• C amendments;
  • forb biomass;
  • grass biomass;
  • P amendments;
  • prairie restoration;
  • precision prairie reconstruction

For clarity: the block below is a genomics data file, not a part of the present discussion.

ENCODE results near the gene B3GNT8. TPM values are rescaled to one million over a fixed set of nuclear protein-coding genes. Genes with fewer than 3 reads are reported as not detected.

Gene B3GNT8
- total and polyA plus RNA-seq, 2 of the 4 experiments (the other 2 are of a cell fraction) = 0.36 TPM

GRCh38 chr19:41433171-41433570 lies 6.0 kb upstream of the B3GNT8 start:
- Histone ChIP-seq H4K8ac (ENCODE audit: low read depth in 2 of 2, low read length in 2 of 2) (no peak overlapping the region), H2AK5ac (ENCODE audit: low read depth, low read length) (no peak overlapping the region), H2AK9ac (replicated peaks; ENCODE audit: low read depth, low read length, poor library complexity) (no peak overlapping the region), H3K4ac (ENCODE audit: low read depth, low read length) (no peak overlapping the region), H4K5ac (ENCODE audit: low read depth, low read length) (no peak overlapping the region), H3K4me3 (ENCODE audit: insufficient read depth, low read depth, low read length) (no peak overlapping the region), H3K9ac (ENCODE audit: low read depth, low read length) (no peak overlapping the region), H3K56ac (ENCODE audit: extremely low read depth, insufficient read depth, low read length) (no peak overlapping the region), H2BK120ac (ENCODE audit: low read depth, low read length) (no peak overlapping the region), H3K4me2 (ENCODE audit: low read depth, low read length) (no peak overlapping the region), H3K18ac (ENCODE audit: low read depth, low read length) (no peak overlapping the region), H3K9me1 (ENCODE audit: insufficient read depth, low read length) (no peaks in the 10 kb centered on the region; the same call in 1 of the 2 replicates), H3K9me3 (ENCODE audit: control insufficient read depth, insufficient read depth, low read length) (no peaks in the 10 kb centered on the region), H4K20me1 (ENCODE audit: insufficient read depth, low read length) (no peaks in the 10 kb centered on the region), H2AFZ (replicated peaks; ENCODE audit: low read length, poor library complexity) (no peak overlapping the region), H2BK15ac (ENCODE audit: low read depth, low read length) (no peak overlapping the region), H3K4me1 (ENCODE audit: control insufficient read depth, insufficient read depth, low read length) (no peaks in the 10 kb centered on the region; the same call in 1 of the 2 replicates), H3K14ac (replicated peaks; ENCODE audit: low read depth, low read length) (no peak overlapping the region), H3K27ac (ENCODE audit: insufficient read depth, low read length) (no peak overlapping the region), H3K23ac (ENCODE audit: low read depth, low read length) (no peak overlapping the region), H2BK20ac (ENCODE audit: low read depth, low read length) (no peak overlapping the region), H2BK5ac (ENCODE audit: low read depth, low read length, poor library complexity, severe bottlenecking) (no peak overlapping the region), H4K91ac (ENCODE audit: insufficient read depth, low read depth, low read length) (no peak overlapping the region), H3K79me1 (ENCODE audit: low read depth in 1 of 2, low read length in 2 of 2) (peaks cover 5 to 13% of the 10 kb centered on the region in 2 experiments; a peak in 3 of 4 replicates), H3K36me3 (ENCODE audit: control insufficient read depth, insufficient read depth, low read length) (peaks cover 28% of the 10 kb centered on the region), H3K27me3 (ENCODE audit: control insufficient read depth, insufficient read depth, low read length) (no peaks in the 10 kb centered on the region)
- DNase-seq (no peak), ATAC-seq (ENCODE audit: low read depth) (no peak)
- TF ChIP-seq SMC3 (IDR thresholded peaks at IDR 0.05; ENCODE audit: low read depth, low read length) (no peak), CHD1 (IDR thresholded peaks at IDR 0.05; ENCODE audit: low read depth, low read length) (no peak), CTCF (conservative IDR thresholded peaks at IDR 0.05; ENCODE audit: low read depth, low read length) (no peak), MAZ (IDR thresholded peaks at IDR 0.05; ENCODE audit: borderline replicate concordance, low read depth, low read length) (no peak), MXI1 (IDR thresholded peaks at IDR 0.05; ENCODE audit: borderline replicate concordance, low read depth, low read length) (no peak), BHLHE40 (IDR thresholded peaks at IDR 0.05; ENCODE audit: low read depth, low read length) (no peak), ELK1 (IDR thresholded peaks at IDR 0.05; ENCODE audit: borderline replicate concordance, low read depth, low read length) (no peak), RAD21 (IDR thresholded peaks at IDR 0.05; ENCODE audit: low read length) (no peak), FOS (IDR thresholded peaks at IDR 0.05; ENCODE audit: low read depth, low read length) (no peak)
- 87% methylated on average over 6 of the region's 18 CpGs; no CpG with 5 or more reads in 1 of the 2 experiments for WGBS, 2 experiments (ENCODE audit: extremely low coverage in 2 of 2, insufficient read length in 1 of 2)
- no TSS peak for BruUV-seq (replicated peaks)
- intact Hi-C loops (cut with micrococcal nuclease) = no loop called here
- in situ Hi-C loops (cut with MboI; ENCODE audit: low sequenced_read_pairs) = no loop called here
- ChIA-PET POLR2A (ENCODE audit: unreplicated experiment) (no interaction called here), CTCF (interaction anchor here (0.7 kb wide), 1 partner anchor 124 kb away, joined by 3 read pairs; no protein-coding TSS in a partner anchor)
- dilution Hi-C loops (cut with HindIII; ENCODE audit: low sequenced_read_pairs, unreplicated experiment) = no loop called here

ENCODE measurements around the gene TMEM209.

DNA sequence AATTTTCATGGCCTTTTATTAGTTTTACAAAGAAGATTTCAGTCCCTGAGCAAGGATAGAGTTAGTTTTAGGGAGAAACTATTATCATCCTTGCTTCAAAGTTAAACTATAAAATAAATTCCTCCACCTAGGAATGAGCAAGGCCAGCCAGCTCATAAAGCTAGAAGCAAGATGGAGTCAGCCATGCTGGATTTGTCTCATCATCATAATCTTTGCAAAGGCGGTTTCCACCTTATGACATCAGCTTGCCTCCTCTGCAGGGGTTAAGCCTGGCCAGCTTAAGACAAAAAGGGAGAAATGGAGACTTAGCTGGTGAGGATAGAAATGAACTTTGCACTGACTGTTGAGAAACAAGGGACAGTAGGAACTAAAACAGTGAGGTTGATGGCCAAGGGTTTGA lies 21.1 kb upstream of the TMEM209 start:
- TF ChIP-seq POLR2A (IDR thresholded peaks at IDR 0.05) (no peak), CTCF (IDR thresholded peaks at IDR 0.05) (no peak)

In the northern Great Plains (United States), sites with less than 20% of native species are difficult to restore. We have experimented with a restoration method that shows some promise. It consists of systematically installing simulated small-scale patches (8.0 m2 in size) over 25% of an old field and then seeding these patches with native species. The working hypothesis is that these patches will generate a constant source of propagules which in time will lead to increases in native species diversity within the surrounding grass matrix. The objective of this paper was to determine whether soil amendments should be used to facilitate the establishment and persistence of native species (primarily forbs) within these patches. We seeded the patches with a mixture of native grass and forb species and applied four soil treatments: P fertilization, C additions, C + P, and a control (no amendments). Results for the first 5 years were as follows: (1) seeded forb richness was mostly unaffected by soil amendments; (2) seeded and nonseeded forb biomass and density were substantially reduced by C additions, whereas they were unaffected or increased under P additions; (3) both seeded and non-native grass biomass substantially increased with C additions; and (4) there was an inverse relationship between native seeded forbs and non-native grass biomass. Our conclusions are that: (1) P amendments are a potential tool for enhancing native seeded forb biomass in simulated small-scale disturbance patches; and (2) C additions, although enhancing seeded grass biomass do not reduce the biomass of non-native grasses.